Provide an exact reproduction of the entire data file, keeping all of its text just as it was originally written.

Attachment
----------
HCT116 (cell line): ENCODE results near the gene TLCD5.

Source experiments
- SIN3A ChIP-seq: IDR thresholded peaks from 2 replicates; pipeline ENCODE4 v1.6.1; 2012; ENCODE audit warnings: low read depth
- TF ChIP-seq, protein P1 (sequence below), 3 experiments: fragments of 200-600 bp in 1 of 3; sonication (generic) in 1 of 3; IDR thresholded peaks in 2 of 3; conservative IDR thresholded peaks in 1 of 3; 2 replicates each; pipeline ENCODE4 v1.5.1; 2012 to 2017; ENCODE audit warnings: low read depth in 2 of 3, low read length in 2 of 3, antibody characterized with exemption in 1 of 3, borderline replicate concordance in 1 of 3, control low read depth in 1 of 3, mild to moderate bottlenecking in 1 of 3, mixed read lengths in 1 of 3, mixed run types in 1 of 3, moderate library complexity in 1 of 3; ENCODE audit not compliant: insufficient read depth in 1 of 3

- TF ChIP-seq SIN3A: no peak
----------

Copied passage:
HCT116 (cell line): ENCODE results near the gene TLCD5.

Source experiments
- SIN3A ChIP-seq: IDR thresholded peaks from 2 replicates; pipeline ENCODE4 v1.6.1; 2012; ENCODE audit warnings: low read depth
- TF ChIP-seq, protein P1 (sequence below), 3 experiments: fragments of 200-600 bp in 1 of 3; sonication (generic) in 1 of 3; IDR thresholded peaks in 2 of 3; conservative IDR thresholded peaks in 1 of 3; 2 replicates each; pipeline ENCODE4 v1.5.1; 2012 to 2017; ENCODE audit warnings: low read depth in 2 of 3, low read length in 2 of 3, antibody characterized with exemption in 1 of 3, borderline replicate concordance in 1 of 3, control low read depth in 1 of 3, mild to moderate bottlenecking in 1 of 3, mixed read lengths in 1 of 3, mixed run types in 1 of 3, moderate library complexity in 1 of 3; ENCODE audit not compliant: insufficient read depth in 1 of 3

- TF ChIP-seq SIN3A: no peak